Date: Tue, 24 Dec 96 16:33:26 CST
From: Arm The Spirit <firstname.lastname@example.org>
Subject: Latin American Left Blames Fujimori For Lima Drama
Latin American Left Blames Fujimori For Lima Drama
21 December 1996
MIAMI, Dec 21 (Reuter) - Former Latin American guerrillas and other
leftists have reacted with an instinctive, even nostalgic sympathy for
the Peruvian revolutionaries holding several hundred people hostage in
They blamed Peru's president Alberto Fujimori for the crisis, saying his
policies had provoked the conflict.
While the heyday of guerrilla movements in Latin American has past,
former participants said they understood the action by the Tupac Amaru
Revolutionary Movement (MRTA) guerrillas, who are holding about 340
high-ranking hostages in the Japanese ambassador's residence in Lima.
"The people of the world cannot sink into extreme poverty and misery
with struggling. They have to defend themselves against the aggression
of the neo-liberal model," said Marco Leon Calarca, spokesman for the
Revolutionary Armed Forces of Colombia, from Mexico City.
"The desperate action of the MRTA is an act of violence in reply to the
repressive Fujimori regime," said Pedro Moncada, ex-commander of
Ecuador's Alfaro Vive, Carajo! in Quito.
In Montevideo, the ex-leader of the Uruguayan Movement for National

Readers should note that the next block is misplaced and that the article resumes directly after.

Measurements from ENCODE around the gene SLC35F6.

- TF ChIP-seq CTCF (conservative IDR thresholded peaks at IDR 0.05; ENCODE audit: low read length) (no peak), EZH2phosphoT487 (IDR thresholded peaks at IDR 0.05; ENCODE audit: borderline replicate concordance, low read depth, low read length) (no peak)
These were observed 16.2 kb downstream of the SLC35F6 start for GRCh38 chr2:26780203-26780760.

Liberation - Tupamaros, Julio Marenales, said he "felt close to any
movement that wages a sincere struggle and seeks a profound
change in the country."
"They are confronting the army so it is inevitable they are using
guerrilla tactics," said Marenales, whose group laid down arms in the
1970s and is now represented in parliament.
Rina Bertaccini, spokeswoman for the Argentine Communist Party, said:
"The responsibility for this situation lies with the Peruvian government
which holds political prisoners in terrible conditions." The
government of Peru was "killing the people with hunger," she added.
In Mexico, the leftist daily La Jornada said in an editorial the
military, political and judicial successes of Fujimori's government had
not been accompanied by steps against poverty and repression --
"profound guerrilla causes."
"On the contrary, Fujimori's actions have worsened these conditions,"
said the newspaper, the voice of the intellectual left in Mexico.
Mexico's Zaptista rebels kept quiet on the drama while the National
Revolutionary Union of Guatemala, which has just made peace with the
government to end Latin America's longest civil war, were
But the loudest silence came from Cuba, inspiration for many of the
Latin American guerrilla movements.
Cuban Foreign Ministry spokesman Miguel Alfonso said only that the
Havana government had confidence in the Peruvian authorities. Cuba's
ambassador to Peru and another diplomat are among the hostages.
Cuba has criticised Peru's free market reforms but says it has broken
its ties with guerrillas groups. A Cuban mediating role has been raised
but Peruvian authorties are cool to the idea.
Ex-combatants of Colombia's M-19 movement, Alfaro Vive, Carajo! and the
Farabundo Marti National Liberation Front of El Salvador have offered to
mediate in the crisis.
Rosemberg Pabon, former M-19 commander who seized the embassy of the
Dominican Republic in Bogota in 1980, said: "History is repeating itself
and the message I sent to Peru is there must be a peaceful solution."